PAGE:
Amplats to spend up to R800m on fixing plants to restore PGM supply
The world number two PGMs miner sees no disruptions to spares to fix broken plants that have taken 900,000oz of metals out of the market
Anglo American Platinum foresees no disruptions in sourcing spares to repair two converter plants to restore platinum group metal (PGM) supplies to the market after declaring force majeure.
The project will cost between R650m to R800m.
The Anglo American 80%-held subsidiary activated clauses in PGM supply contracts and with mining companies selling it concentrate, to notify them of a failure of the two plants in quick succession that halted refining of the metals.
An explosion in February at the first converter, which readies matte from Amplats’s four smelters by stripping out iron ahead of the refining processes, and then inexplicable water ingress at the second standby converter plant in March, prompted the force majeure declaration on March 6.
Amplats lowered its refined metal output forecast for 2020 by 900,000oz of platinum, palladium, rhodium, ruthenium, osmium and gold for 2020, representing about a fifth of its annual output.
The suspension of metal supply from Amplats has come as prices for PGMs plummet over concern about demand from vehicle makers needing the metals in their antipollution devices, as the global economy reels under the effect of the Covid-19 viral outbreak.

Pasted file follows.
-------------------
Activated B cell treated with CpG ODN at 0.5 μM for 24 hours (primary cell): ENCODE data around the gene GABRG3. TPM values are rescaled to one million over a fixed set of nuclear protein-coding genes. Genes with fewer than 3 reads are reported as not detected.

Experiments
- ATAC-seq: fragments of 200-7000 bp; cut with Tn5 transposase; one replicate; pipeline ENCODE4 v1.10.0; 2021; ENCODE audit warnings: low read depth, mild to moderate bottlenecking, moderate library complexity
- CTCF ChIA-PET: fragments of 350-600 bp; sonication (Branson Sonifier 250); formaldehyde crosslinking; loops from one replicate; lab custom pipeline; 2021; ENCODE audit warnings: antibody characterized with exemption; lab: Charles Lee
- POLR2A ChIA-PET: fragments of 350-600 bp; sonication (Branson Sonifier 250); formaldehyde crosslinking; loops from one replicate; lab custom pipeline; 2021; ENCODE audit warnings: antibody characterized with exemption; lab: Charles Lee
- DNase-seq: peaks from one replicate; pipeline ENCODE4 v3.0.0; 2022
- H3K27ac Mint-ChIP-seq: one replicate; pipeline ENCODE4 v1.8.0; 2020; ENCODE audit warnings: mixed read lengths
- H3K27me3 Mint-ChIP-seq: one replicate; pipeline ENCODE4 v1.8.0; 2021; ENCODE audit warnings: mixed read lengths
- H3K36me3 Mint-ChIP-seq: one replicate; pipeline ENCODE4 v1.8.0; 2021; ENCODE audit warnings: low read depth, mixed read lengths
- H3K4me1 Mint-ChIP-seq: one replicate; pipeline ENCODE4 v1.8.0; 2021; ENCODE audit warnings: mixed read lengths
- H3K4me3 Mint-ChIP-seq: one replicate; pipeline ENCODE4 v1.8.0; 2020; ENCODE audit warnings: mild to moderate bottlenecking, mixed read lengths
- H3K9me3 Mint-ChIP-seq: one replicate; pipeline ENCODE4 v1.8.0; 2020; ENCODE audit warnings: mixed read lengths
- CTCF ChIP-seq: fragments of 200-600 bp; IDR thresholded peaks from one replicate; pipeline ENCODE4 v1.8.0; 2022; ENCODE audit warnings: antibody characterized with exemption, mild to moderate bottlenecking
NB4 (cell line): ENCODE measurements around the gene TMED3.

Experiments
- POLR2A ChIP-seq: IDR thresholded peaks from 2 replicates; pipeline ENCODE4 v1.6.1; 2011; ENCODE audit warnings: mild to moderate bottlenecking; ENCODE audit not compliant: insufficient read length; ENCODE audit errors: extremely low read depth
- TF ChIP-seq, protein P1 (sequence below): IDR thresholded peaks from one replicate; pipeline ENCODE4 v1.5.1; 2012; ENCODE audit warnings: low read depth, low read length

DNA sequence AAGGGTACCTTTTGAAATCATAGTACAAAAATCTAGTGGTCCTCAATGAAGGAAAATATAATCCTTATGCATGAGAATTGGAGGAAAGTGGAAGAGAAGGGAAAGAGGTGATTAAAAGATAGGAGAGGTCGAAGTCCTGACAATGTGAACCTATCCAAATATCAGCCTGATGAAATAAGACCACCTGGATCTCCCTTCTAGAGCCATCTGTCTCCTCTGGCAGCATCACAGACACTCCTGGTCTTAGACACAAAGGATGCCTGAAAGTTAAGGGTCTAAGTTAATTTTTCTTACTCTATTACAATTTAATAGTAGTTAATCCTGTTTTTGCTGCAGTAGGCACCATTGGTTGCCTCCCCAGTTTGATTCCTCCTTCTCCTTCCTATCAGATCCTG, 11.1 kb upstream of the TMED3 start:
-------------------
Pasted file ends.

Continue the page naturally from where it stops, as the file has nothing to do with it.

Amplats plans to take parts from the first converter, which will take between R500m and R600m to repair by the first quarter of 2021, to fix the second converter.
The second converter will cost between R150m and R200m to repair over 80 days, with a target of May 25 to return to operations and supply the refineries.
“The repair team is on site executing the work, and a full investigation is under way to understand the cause and nature of the water ingress into the furnace,” Amplats said, noting that a “majority of the replacement equipment” could be found in the first converter or in its spares inventory.
“All procurement of additional equipment is from within SA, so no supply chain disruptions are anticipated,” it said, addressing concerns around disruptions caused by Covid-19 to imports from other countries.
Sibanye-Stillwater, the world’s largest source of PGMs, has opted to move all refining of its Rustenburg material that was being toll treated at Amplats to its half-full Marikana metal processing complex. It will retain its smelting contract with Amplats.
Royal Bafokeng Platinum (RBPlat) said on Wednesday it had reached agreement in principle with Amplats around the purchase of concentrate contract, with a substantial payment made on delivering and the balance of payments made at a later date.